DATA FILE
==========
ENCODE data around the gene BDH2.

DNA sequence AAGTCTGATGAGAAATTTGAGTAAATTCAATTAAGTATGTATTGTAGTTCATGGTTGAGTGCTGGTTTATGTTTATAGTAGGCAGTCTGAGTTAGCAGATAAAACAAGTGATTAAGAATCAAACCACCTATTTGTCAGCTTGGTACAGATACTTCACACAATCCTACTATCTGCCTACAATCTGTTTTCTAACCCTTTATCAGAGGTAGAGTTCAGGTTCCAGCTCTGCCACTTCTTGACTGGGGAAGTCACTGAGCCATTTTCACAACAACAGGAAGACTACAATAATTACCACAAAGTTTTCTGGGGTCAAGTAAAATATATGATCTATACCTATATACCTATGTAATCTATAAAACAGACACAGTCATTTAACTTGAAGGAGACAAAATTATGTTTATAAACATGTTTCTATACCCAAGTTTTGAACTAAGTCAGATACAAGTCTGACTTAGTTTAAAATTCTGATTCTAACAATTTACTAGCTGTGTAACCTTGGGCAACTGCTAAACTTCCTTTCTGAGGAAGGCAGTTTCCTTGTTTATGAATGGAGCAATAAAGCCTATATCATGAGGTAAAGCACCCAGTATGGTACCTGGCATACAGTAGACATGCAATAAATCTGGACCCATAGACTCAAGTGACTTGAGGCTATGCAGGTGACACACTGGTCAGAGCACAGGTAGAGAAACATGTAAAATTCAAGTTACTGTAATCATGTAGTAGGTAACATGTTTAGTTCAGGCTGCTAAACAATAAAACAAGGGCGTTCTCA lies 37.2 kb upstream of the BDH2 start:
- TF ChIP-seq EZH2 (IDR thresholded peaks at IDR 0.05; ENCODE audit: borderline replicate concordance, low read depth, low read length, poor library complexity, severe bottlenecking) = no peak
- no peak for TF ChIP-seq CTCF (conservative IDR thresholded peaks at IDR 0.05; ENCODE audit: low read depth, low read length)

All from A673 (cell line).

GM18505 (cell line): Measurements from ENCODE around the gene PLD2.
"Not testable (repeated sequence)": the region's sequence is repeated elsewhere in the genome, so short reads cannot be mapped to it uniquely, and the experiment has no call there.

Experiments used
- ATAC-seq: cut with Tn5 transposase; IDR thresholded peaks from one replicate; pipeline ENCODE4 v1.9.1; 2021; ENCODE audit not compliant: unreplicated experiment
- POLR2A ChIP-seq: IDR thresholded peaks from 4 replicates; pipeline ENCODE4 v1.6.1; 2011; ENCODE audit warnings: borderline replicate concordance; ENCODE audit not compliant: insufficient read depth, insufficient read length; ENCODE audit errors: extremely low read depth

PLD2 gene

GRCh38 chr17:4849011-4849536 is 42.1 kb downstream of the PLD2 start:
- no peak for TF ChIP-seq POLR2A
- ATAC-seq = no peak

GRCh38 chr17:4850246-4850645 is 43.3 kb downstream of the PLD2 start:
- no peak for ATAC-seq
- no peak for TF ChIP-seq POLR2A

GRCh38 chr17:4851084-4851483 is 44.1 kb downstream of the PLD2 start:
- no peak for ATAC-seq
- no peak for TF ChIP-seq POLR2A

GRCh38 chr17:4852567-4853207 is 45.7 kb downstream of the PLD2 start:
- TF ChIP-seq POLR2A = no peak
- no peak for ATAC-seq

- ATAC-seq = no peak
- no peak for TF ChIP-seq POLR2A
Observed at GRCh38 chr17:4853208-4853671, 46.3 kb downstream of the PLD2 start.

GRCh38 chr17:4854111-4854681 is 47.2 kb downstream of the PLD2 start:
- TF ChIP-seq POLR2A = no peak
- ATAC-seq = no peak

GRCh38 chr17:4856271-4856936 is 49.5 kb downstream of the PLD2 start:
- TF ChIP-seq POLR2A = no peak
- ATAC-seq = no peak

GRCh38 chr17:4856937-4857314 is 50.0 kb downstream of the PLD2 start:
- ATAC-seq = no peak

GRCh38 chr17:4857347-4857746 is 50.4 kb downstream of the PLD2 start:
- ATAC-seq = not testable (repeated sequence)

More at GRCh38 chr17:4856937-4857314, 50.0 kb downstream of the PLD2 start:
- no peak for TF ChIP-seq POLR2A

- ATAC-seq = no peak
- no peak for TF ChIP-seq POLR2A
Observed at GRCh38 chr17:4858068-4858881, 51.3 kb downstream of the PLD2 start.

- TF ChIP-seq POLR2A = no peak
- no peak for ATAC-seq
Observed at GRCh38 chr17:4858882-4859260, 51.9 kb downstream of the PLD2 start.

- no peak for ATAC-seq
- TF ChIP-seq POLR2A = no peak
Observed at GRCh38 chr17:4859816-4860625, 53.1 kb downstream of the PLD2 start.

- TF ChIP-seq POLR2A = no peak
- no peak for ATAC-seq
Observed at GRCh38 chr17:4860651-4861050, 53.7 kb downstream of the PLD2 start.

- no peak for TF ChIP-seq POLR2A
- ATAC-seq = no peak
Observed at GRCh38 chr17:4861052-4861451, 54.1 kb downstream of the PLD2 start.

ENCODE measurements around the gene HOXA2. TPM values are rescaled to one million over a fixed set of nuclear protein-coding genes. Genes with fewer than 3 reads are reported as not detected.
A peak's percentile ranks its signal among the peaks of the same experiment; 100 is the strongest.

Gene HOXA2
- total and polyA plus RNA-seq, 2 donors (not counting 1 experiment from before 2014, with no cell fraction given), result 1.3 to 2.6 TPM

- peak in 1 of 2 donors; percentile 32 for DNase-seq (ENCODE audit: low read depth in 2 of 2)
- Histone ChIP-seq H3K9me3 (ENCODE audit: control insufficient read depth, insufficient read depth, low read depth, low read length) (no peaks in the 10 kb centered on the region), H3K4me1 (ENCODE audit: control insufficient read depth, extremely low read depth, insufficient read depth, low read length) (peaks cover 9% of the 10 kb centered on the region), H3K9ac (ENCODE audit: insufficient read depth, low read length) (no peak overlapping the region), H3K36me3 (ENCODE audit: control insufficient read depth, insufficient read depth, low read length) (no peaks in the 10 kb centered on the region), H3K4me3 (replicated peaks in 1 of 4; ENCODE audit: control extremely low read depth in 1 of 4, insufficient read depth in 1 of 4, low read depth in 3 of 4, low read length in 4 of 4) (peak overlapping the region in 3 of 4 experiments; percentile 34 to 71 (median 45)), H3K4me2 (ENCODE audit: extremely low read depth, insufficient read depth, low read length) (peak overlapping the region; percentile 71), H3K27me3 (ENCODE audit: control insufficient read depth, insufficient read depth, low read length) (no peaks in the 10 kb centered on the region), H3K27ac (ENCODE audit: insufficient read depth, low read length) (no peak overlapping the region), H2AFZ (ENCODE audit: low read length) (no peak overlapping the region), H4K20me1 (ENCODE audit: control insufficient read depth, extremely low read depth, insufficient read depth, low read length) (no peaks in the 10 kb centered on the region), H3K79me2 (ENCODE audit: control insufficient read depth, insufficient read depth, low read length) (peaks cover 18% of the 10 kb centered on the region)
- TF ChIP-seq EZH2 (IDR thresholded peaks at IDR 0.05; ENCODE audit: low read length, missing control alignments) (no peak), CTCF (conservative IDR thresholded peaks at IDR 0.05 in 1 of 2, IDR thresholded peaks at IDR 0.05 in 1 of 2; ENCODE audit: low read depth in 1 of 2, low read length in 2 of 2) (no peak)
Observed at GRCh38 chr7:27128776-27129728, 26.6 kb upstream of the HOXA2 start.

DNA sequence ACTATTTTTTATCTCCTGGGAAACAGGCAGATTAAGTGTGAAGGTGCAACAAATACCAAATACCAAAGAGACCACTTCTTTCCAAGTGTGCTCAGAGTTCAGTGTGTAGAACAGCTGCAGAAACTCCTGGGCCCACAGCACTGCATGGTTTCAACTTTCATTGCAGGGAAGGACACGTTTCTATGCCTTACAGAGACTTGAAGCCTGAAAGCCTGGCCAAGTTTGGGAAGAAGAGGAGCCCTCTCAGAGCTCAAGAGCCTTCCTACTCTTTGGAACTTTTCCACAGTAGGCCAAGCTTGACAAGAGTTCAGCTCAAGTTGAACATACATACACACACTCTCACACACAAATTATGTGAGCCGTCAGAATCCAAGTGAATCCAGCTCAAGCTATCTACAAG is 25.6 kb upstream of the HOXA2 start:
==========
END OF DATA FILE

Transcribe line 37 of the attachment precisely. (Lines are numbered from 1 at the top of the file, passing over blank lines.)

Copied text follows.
More at GRCh38 chr17:4856937-4857314, 50.0 kb downstream of the PLD2 start: